Legend King Returns To Hometown
BILLIE JEAN KING

Second District Councilwoman Jeannine Pearce announced Wednesday, July 3, she would ask her colleagues to name the new Main Library after famous tennis player Billie Jean King.

Pearce began soliciting name proposals three weeks ago. She said in her agenda letter that more than 1,200 people sent in suggestions, and King, who was raised in Long Beach, was the overwhelming favorite.

King wrote a letter to the mayor and City Council herself, saying she would be honored to have the library named after her.

"It is deeply humbling to have my name in consideration for the naming of the Main Library," the letter says. "This honor would represent my life coming full circle, and my complete belief of having a commonplace for the community, where all are equally welcome and have access to visit, learn, and grow."

Pearce cited the breadth of support for King as the reason for her selection. King long has been an LGBTQ activist and supporter as well as the most successful female tennis player in history.

Pearce said the support included a letter from 27 LGBTQ community leaders, the Century Club representing nearly 500 members, as well as a letter from the Main Library Naming Committee. Pearce created the committee herself from Second District residents.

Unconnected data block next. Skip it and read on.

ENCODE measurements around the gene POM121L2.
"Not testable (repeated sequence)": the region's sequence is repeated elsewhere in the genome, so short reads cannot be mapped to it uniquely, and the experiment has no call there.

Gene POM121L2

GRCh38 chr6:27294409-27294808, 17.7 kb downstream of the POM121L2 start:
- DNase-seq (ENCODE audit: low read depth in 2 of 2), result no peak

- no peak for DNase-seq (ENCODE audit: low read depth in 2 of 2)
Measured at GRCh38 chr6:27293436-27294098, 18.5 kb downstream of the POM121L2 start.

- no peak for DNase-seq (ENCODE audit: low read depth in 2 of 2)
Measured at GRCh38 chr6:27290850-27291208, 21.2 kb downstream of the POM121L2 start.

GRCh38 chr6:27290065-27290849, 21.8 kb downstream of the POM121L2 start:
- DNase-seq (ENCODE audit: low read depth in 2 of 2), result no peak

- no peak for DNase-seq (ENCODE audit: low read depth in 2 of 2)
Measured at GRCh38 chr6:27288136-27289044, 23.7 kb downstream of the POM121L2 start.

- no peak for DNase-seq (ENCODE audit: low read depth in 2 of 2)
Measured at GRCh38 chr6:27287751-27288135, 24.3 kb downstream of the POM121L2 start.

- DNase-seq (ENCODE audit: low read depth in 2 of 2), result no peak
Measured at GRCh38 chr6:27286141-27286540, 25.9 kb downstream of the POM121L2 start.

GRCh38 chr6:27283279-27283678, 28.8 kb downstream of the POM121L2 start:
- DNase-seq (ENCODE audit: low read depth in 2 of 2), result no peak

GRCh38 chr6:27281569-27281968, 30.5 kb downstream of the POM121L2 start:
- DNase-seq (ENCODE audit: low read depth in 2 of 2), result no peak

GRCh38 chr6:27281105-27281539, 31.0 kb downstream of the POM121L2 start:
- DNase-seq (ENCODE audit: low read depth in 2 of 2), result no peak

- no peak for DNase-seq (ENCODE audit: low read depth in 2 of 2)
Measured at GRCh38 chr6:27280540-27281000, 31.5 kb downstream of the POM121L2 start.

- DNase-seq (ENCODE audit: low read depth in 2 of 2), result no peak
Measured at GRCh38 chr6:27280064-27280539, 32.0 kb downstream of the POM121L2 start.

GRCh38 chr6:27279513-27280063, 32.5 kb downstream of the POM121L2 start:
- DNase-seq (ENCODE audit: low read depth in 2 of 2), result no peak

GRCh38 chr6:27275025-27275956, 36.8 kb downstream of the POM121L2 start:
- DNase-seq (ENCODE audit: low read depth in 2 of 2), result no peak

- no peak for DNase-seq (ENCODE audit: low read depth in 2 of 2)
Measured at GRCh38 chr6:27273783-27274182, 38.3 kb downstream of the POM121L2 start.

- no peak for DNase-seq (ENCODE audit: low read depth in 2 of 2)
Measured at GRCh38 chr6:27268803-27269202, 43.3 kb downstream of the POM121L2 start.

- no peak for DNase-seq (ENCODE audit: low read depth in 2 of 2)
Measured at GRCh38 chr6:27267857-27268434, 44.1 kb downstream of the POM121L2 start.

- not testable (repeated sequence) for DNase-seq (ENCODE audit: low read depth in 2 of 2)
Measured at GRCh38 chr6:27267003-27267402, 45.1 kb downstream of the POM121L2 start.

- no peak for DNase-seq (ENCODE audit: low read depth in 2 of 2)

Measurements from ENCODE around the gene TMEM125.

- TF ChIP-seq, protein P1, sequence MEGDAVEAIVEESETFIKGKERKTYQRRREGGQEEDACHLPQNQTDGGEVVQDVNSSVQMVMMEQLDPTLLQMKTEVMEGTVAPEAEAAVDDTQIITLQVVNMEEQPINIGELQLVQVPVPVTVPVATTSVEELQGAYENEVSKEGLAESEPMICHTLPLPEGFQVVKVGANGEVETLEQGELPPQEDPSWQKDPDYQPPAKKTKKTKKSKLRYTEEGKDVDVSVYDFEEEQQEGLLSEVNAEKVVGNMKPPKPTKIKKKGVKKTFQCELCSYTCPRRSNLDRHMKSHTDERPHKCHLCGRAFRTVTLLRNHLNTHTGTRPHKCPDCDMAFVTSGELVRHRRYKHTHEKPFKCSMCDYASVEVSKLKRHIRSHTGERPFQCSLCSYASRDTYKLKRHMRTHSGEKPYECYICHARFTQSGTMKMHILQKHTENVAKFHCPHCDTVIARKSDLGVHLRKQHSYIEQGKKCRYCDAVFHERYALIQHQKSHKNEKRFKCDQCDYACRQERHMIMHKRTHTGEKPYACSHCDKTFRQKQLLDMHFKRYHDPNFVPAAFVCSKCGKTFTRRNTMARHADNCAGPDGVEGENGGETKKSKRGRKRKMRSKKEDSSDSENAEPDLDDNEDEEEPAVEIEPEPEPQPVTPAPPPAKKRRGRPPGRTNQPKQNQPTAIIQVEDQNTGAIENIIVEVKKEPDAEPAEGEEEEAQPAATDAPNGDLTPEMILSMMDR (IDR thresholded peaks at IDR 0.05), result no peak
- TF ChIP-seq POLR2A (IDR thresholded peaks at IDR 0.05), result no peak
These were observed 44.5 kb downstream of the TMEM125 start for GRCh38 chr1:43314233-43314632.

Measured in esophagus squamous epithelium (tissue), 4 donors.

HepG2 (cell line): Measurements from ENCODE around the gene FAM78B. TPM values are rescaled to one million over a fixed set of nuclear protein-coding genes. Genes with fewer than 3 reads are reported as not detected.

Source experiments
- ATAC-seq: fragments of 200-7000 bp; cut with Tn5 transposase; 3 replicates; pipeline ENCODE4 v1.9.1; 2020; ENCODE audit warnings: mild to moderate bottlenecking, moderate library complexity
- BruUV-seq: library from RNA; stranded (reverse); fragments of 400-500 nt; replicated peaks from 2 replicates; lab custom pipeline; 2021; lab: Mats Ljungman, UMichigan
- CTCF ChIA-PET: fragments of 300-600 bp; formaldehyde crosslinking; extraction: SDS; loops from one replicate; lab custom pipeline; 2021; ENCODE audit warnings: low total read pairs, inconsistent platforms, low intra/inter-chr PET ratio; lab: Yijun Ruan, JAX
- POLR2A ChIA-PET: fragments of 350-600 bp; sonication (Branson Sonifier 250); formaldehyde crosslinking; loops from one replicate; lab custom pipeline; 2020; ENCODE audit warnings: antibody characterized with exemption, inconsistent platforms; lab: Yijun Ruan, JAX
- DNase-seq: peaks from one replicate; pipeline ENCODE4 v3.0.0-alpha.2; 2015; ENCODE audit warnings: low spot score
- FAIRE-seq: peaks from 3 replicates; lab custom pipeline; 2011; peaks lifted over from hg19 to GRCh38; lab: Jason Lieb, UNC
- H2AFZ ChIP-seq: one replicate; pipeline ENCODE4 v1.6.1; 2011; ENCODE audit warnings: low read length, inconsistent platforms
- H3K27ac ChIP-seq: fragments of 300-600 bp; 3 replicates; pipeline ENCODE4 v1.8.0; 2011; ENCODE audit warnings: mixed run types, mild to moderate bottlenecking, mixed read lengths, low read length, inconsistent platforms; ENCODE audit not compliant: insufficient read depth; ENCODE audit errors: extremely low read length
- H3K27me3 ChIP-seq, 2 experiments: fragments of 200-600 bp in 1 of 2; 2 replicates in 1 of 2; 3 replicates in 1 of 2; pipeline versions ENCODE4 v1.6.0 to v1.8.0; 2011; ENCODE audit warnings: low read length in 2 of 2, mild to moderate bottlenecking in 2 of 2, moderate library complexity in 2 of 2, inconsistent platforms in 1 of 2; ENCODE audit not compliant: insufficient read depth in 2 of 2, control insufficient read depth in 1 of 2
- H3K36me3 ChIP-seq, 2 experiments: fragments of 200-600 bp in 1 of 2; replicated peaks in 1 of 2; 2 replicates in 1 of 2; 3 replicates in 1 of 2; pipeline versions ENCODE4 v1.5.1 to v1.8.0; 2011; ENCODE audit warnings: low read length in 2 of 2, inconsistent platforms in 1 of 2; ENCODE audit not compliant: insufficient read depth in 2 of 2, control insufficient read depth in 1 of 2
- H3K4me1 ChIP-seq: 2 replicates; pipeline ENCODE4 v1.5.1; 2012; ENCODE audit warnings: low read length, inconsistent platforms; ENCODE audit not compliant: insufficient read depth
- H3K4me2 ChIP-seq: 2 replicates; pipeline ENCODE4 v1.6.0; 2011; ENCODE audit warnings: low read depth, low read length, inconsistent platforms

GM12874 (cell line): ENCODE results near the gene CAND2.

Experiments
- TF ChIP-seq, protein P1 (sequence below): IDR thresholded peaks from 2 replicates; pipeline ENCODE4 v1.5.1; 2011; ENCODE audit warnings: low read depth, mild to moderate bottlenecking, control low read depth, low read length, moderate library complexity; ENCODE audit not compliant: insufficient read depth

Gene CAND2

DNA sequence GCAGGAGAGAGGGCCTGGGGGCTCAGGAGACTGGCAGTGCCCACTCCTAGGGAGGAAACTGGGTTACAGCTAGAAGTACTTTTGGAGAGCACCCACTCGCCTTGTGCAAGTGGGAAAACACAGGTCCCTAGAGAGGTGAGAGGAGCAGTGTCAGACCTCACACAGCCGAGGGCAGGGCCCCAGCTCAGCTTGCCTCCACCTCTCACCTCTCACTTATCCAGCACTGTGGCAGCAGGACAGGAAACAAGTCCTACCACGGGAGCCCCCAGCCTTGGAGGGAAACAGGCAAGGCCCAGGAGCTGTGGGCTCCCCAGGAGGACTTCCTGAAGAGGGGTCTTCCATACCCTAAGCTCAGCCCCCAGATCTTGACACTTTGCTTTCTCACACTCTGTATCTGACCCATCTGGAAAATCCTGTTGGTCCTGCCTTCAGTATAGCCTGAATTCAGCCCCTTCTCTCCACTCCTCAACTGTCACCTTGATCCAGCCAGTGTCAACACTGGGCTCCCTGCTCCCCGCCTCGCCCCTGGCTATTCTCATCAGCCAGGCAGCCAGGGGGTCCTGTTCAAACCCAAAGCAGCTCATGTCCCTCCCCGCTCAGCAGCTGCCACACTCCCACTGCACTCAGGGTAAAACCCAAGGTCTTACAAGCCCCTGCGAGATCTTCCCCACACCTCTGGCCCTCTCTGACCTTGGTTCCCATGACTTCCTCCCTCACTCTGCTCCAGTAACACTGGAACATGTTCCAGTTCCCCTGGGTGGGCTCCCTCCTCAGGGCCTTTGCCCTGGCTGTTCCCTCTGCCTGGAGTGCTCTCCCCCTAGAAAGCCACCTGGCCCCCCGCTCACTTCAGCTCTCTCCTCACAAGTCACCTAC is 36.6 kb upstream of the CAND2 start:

King captured 39 major titles, including 20 championships at Britain’s fabled Wimbledon tournament.

In perhaps the most high-profile moment in tennis history — on Sept. 20, 1973 — King snared the winner-take-all $100,000 victory over Bobby Riggs in the wildly hyped “Battle of the Sexes” match at the Houston Astrodome. The event was documented in a feature film in 2017, with Oscar winner Emma Stone portraying King.

King secured a partial ownership stake in the Los Angeles Dodgers in 2018, in an historic case of one Southern California sports icon investing in another.

The new Main Library, part of the Civic Center project, is set to open Sept. 21. During the naming discussion, the Friends of the Long Beach Library and others urged that no individual name be connected to the library; a campaign to name it after former Mayor Beverly O'Neill included support from City Auditor Laura Doud and Third District Councilwoman Suzie Price.

Pearce will ask the council at its Tuesday, July 9, meeting to forward the recommendation to the council's Housing and Neighborhoods Committee. That panel would conduct a meeting and make its own recommendation back to the City Council, presumably before the end of July.

Harry has been executive editor of Gazette Newspapers for more than 26 years. He has been in the newspaper business for more than 35 years, with experience on both weekly and metropolitan daily papers in Colorado and California.

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